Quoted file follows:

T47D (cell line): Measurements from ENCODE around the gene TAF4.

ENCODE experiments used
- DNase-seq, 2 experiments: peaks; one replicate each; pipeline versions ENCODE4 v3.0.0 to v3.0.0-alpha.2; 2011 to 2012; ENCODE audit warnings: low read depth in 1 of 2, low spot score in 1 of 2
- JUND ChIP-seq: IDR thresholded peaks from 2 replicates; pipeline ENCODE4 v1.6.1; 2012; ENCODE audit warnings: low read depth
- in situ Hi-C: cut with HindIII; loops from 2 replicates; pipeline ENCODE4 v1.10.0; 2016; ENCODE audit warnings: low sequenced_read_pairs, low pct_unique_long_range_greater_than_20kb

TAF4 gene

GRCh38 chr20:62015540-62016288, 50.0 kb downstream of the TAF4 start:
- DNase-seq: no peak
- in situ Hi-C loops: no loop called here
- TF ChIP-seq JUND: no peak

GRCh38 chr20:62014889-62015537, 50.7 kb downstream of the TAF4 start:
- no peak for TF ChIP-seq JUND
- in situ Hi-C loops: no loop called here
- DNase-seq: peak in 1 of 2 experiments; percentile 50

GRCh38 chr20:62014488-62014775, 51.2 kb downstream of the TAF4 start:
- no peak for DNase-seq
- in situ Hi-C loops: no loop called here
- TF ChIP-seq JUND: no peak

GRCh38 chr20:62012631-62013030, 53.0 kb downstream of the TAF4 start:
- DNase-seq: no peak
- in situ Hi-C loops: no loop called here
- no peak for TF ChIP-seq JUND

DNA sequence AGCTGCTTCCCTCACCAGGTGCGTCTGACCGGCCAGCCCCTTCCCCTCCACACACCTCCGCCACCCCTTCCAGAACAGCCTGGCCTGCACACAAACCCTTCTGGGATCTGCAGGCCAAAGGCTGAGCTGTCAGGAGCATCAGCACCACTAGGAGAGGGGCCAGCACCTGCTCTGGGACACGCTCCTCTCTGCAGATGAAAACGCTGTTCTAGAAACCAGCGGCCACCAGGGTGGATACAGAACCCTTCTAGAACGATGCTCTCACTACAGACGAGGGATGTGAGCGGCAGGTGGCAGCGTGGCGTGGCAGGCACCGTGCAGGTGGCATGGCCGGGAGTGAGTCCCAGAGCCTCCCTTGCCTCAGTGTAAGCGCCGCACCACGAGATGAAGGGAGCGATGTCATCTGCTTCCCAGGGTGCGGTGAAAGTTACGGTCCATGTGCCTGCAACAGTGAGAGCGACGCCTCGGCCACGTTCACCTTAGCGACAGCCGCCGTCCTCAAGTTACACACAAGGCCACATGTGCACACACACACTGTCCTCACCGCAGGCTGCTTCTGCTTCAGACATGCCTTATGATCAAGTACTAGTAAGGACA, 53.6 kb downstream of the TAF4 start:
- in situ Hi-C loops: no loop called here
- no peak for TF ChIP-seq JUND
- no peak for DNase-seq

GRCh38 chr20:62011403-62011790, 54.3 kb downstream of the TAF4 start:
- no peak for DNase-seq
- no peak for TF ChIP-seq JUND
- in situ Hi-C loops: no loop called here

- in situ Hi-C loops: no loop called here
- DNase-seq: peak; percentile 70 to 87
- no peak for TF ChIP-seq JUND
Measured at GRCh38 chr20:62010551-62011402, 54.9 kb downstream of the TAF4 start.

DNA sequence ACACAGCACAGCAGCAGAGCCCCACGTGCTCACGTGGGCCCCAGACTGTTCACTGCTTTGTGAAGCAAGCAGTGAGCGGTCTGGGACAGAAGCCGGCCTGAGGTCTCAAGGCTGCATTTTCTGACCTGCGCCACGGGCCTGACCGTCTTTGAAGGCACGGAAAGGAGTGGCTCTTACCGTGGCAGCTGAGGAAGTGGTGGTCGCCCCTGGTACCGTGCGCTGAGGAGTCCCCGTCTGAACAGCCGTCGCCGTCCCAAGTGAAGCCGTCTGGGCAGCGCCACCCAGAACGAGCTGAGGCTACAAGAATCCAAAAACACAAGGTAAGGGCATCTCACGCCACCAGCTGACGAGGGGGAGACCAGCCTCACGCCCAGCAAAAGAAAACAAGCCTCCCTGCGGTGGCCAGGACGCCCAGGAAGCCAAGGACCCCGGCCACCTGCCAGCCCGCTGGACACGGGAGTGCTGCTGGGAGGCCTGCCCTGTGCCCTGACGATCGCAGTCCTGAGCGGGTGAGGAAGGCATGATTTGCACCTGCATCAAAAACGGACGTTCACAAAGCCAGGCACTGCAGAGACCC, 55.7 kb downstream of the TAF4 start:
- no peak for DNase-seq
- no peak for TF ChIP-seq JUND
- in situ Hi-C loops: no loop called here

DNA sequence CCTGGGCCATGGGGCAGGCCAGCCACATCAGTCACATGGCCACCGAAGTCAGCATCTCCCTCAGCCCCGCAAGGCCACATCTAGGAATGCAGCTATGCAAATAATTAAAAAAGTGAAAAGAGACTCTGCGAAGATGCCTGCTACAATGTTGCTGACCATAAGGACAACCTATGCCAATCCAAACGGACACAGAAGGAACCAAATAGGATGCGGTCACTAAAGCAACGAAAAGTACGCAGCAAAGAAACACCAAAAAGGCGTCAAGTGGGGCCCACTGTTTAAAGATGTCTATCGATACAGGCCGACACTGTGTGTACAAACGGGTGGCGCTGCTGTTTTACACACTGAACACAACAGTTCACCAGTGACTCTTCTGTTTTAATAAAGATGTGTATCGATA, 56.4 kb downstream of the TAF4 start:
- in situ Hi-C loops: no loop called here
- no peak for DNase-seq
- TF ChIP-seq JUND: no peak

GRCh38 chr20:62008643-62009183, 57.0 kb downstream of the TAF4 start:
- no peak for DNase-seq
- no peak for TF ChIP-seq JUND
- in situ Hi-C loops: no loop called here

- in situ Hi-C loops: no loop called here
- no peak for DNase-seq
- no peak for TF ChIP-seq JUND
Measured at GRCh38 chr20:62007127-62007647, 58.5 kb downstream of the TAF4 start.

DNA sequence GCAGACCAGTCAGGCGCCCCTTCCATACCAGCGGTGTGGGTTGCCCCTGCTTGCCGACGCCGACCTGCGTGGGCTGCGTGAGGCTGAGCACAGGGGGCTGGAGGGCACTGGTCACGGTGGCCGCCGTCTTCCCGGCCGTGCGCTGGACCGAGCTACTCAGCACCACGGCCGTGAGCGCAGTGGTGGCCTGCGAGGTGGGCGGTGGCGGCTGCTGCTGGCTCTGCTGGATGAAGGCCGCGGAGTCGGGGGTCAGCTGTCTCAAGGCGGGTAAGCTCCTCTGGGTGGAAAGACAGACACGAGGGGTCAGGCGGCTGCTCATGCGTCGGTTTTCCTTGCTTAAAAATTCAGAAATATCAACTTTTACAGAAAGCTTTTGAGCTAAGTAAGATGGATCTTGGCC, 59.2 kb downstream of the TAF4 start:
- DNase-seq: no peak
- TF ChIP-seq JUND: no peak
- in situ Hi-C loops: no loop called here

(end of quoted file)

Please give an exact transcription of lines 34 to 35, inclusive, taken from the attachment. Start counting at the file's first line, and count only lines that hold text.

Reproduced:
Measured at GRCh38 chr20:62010551-62011402, 54.9 kb downstream of the TAF4 start.

DNA sequence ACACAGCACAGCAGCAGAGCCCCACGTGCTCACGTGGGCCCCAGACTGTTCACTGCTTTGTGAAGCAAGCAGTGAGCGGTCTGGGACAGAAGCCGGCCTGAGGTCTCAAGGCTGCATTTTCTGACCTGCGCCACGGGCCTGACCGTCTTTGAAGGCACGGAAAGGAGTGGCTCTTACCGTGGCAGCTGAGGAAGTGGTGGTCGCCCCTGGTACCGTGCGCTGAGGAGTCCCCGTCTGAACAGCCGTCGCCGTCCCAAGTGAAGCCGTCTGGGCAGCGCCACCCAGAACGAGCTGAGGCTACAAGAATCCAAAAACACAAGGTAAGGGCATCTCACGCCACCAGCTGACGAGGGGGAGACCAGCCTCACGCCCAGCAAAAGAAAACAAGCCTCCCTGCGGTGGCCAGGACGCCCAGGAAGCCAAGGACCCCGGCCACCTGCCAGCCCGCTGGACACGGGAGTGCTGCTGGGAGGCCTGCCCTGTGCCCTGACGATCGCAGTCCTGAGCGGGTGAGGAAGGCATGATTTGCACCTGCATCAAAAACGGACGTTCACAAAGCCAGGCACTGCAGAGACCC, 55.7 kb downstream of the TAF4 start: